Named a Golf Digest "Best Places to Play"

 

Named a Golf Digest "Best Places to Play"

Getting fit for the golf season can be a challenge. The trick is to set simple goals and work your way up.

Golf is more about flexibility and balance than you might think. So, less pump iron and more stretching. You need to be able to flex and twist to drive the ball farther with body mechanics.

Step One — Wrists and Forearms

Between rounds at Bend’s top golf course keep your wrist’s flexible and your forearms firm with wrist curls for your next trip to River’s Edge. If you’ve got a light barbell of five pounds or fewer, start with that. If not, use a 16-ounce bottled water. The key is to hold the bottle by the neck, not in the middle. Try this with just your thumb and index finger and then just your pinkie and fourth finger.

Move your wrist up and down for ten reps, then turn your palm upwards and try again. The ligaments in your wrist will get a great workout. Rotating from palm up to palm down will help, too, while strengthening your grip. Too easy? Move up to a heavier bottle!

Step Two — Ankles

When you swing through a drive, your ankles take a ton of pressure. To relieve the muscles and keep them limber, sit in a chair and raise a single leg. Then rotate your ankle in a clockwise motion; then counterclockwise. This exercise loosens the ligaments and muscles to improve flexibility.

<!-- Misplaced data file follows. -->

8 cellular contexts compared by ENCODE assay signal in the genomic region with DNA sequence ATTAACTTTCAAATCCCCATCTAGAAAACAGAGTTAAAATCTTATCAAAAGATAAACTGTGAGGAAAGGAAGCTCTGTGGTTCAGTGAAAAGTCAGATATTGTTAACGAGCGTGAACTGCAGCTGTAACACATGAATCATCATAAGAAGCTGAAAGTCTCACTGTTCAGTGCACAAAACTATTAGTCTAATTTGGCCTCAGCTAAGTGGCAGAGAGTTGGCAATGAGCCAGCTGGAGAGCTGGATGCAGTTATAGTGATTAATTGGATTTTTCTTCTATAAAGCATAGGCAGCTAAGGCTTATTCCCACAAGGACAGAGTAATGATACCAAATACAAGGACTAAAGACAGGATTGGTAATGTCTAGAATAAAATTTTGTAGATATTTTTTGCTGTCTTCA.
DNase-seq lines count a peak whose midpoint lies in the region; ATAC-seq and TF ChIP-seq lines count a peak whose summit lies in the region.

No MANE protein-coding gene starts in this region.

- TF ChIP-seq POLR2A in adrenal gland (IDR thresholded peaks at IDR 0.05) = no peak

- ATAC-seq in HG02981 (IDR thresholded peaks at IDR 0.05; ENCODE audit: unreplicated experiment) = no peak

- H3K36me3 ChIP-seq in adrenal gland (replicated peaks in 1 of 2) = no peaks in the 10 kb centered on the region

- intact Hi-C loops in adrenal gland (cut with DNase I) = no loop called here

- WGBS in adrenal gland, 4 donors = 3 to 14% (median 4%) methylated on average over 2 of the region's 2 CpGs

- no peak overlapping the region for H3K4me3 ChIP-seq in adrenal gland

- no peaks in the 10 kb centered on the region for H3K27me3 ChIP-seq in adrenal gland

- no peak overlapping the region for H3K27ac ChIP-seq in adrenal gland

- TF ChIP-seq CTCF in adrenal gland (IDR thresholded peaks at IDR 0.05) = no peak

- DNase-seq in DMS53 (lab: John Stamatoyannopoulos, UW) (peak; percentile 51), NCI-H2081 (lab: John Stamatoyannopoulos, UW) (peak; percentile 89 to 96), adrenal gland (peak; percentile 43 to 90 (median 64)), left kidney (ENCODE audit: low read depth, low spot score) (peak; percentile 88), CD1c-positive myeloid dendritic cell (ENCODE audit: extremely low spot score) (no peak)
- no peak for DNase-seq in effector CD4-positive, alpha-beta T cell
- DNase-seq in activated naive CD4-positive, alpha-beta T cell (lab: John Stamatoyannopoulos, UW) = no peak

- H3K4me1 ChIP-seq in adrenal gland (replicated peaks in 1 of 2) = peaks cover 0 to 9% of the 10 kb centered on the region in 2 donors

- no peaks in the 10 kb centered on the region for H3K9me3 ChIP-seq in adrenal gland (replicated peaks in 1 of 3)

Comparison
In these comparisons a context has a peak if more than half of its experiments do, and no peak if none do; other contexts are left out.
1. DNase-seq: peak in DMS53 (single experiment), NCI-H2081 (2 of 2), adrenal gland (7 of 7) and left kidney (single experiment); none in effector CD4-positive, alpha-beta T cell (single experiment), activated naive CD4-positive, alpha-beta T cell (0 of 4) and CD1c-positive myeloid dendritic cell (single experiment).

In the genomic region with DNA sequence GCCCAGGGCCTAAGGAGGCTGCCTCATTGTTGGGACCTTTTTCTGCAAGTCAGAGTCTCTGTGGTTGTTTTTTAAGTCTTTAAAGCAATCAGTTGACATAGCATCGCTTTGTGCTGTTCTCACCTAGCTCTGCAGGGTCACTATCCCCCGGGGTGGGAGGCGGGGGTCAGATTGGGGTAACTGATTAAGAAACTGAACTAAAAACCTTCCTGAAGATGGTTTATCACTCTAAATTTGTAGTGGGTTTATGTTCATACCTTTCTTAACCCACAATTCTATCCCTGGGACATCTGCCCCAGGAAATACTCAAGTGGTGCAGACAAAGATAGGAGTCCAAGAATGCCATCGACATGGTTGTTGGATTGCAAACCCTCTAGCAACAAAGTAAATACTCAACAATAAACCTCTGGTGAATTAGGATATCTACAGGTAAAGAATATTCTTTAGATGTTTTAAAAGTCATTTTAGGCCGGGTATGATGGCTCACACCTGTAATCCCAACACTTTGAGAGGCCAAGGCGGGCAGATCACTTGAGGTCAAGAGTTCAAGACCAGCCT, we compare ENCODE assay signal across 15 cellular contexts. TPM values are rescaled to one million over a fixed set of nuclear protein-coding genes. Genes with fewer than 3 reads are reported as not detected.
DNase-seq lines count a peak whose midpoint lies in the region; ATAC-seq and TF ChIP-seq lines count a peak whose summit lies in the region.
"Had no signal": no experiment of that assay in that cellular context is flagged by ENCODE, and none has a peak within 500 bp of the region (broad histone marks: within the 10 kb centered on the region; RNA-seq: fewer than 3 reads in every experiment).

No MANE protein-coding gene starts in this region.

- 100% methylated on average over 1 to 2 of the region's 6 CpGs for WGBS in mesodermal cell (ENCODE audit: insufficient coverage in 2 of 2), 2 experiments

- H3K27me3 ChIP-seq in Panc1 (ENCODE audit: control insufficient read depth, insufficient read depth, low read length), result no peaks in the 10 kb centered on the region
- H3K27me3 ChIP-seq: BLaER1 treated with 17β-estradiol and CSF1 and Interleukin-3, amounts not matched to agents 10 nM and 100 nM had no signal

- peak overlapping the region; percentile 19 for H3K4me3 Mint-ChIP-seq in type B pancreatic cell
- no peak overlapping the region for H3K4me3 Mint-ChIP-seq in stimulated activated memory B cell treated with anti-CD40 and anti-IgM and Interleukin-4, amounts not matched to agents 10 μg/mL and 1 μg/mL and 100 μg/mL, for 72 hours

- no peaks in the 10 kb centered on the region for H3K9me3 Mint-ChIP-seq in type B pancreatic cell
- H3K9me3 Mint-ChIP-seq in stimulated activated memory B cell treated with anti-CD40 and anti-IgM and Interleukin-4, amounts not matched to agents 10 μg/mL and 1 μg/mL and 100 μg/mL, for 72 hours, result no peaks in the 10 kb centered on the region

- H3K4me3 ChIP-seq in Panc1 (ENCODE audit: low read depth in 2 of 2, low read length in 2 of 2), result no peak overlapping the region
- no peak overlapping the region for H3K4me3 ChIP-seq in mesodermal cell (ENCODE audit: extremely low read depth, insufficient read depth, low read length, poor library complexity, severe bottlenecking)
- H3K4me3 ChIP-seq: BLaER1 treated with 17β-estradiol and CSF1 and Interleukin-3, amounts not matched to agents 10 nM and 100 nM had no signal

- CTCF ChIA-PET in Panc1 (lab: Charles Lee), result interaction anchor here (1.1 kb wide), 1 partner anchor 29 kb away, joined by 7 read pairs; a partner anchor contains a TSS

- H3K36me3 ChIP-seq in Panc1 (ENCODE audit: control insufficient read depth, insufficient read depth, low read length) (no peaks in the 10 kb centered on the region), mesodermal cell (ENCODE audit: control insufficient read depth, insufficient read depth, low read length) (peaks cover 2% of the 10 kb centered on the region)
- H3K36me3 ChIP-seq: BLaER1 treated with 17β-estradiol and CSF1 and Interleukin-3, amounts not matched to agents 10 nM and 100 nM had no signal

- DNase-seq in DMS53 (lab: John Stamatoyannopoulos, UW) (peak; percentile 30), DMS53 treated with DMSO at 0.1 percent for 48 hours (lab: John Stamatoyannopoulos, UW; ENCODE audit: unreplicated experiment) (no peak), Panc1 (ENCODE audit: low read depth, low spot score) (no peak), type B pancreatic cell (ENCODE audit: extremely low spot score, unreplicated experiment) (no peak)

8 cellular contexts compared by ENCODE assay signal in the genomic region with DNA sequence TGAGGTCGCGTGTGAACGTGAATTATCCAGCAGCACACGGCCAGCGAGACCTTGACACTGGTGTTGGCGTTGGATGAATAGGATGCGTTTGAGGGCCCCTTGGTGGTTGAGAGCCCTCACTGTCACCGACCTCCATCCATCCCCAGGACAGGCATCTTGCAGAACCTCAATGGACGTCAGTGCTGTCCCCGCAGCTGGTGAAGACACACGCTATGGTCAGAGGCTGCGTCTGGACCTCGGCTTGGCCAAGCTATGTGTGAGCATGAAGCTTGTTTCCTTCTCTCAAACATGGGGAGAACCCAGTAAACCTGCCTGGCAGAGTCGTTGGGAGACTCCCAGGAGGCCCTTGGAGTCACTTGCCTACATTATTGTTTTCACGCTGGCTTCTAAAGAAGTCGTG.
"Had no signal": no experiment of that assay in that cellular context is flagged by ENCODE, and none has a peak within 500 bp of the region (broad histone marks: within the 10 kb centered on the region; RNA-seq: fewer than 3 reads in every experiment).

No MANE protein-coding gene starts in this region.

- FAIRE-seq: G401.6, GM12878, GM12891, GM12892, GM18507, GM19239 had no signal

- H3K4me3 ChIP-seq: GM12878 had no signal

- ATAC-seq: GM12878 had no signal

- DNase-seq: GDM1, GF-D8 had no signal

Placing a cloth (or ideally, an elastic band) behind your toes can create tension and greater strength. It would help if you also moved your foot up and down to improve your calf and shin elasticity.

Step Three — Balance

Balance is a key when you hit the putting green in Bend also. That’s because your lower back takes a strain when bending, so exercises that improve your core, from planks to simple squat thrusts, help the back and improve your balance. Squats are also great for the glutes!

You can also improve your balance with skiing, snowshoeing, bicycling, and just standing on one leg while watching TV. When you’re comfortable, try squatting slightly on one leg for balance and strength training.

Step Four — Hip Rotation

Our hips take a tremendous beating while golfing, so between rounds at the best golf course in Central Oregon, River’s Edge, consider doing some biking. There are dozens of great mountain trails, and biking improves your endurance and keeps your hips limber enough for outstanding drive and rotation.

Step Five — Upper Body

Bend is ideal for kayaking and paddle boarding on the Deschutes River. Both activities will improve your balance and core strength as well as tax your shoulder muscles.

Your payoff is hitting the ball straighter and farther, especially if you’ve done some leg work. Hiking paths that emphasize uphill and downhill trails will stretch your ankles, quads, and thighs. Those muscles help you twist as your clubs impact your ball – improving distance. Healthy exercises are a win-win.